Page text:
There's a small market for it.
Really. Things that people would be buying, you know,
boxes are functional so they're used as coffee tables and toy boxes and things like that.
-Quite a limited amount of market, I'd say.
-OK. Fair point.
Listen to your expert, ladies.
It's not like you're pressed for time.
But as the heavens open, let's see what the Reds have found.
It says silver plate.
But we don't really want silver plate, do we?
We don't mind a bit of silver-plate if it's an extraordinary piece.
But with it just being a tray, we want something a bit more grand.
Oh, dear. That's the rain.
And if you look, it's really coming down.
I'm getting kind of worried, me.
I think we might need to head towards the big tents,
the big marquees, you know. And then at least we'll keep dry.
10 minutes in, and while the Reds' approach is to get out of the rain,
the Blues are braving it.
I think this is the sort of thing I certainly had in mind.
Doesn't seem to be a ticket price on there.
I'll go and ask the chap and see what he'll do for us.
While Jonathan goes off to get a price,
the Reds are safely undercover.
Now, what have you found out, Jonathan?
OK, well, I've just spoken to the stallholder,
and he'd do it for £65.
From our point of view, it's too much to start with.
-Shall we move on?
-Let's move on.
We'll go inside and get out of the rain.
No need to rush quite yet.
You're right, Blues. 12 minutes in, still plenty of time.
Ah, now, the Reds have found something
that was top of Julia's shopping list.
Treen. It is a bit of treen.
There will be something in there, though.
What's in it?
A thimble. That's nice.
Yes, Scottish wooden souvenir pieces, known as Mauchline ware,
can be very collectable.
That's a bit of home.
"Bonington falls on the Clyde".
That's a bit of home!
It says £30, though.
-Is that a lot?
-We can always ask him if there's any reduction.
It's in great condition.
It really is. It's a finely made thing.
Do you like it?
I think it's lovely, Danny.
And you like wood.
It's very tactile.
Moira and Julia, they quite like this little...
Yes. They like it.
So you want us to tweak the price a little bit for you?
-We would like you too.
-So what's on it?
What do you think, Sue? 25?
Is that about it? Can we round it to 20?
I know we're really, really cheeky.
What you lose in the fire, you gain in the ashes.
You might do all right after we're gone.
Thank you very much.
Thank you very much.
£20, then, and nice to see two happy customers.
And you've got your first item in 15 minutes.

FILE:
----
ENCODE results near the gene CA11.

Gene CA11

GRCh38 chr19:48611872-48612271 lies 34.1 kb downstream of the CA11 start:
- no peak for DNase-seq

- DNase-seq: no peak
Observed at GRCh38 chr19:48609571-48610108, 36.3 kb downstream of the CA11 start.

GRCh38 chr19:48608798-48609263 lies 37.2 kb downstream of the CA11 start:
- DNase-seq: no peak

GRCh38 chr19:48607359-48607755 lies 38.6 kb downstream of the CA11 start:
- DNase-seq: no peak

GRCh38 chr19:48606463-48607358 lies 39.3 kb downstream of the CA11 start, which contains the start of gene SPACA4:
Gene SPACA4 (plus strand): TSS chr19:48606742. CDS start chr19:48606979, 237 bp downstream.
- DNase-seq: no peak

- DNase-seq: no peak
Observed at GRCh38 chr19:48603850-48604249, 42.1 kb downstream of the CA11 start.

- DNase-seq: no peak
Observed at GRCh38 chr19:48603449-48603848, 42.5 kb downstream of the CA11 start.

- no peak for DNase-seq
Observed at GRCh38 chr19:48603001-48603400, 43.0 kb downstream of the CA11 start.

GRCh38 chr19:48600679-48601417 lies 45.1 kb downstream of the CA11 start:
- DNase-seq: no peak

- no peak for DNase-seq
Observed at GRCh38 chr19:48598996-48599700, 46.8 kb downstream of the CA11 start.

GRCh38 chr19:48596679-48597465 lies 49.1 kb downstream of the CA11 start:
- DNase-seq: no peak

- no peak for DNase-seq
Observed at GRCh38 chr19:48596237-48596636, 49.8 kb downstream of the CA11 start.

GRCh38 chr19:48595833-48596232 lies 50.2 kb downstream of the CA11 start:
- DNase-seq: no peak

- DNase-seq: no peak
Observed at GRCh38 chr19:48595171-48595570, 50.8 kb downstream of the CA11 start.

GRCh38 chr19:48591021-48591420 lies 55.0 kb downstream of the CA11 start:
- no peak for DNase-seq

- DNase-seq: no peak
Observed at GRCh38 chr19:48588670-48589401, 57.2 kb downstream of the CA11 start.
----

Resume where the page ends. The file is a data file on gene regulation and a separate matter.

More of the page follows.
So Blues, anything inspire you?
Oh, wow. There's some nice things here.
-Mum, what have you found there?
-Is there anything that you can...
I won't know about this.
We can see the way it's made just by this here.
You know, it's slip moulded in a cast and then glazed.
So what you are buying is a decorative pottery hare.
You know, you have to ask yourself, what's it worth?
And it might be worth more to you than someone else
or the other way around. It's quite nicely modelled.
-It's very heavy.
-Are we thinking it would sell for around £30?
That's my feeling but then, you know,
the chap might have 60 or £80 on it.
He hasn't got any prices on these things, has he?
So it's all open to...?
I just think it's very...
Let's pop it back for a second.
-If you really like it, then it might be worth question.
Somehow I don't think you're going to see the last of that hare,
Jonathan. Now, where are the Reds?
What are you thinking? Talk to me, Moira.
A bar brooch, it is a little thistle.
What does that mean?
That means we've got to keep on looking, because the clock's running.
You're only 20 minutes in, Reds, so don't panic.
Over to the Blues, who haven't moved stalls.
Is there anything else in here you'd like to look at?
I did quite like the look of some of that sort of glassware.
I can see these fitting in quite well into somebody's bookshelf
in a quite modern apartment.
Very light and simple, though.
Not a lot of age, I don't think.
-I don't think that's terribly old.
Unlike something like this, which is Whitefriars and the quality of this
-is much greater.
I don't think that you're terribly interested.
I think, on that basis, we should see what the price of the hare is.
-And then maybe go and move inside.
OK, that's a good one.
I know it's pouring but at 25 minutes in,
you might have to brave the rain at some point, Blues.
Wait for me!
Like the Reds.
It's terrible, this is.
I tell you what, I think we'll go straight into this next marquee,
The Blues moved about a yard and Rebecca has found something
that takes her back to her roots as a chartered surveyor.
I don't really know what they are, what to make of them,
but I think they're just really lovely.
And this is obviously imperial system which is sort of,
I don't know...
It's quite classic and I don't know... What do you think this was used for?
Making sails or...
This tapered end is a bit strange.
You can see this is all sort of, you know...
..First World War, that sort of period.
I admire your measured approach, Blues,
but at some point you're going to have to make a choice.
Now, how are the Reds doing?
Is that pewter, no?
Yes, it is. Hammered pewter.
-Do you like it?
-No, I don't particularly like it.
Oh, it's hard.
Over to the Blues who are still looking at the measuring sticks.
Could you tell me what the price for all three of them together would be?
The best price would be 90.
I think 90,
if that's your best price, then I'm afraid that is, for us,
that's too expensive.
That's no problem.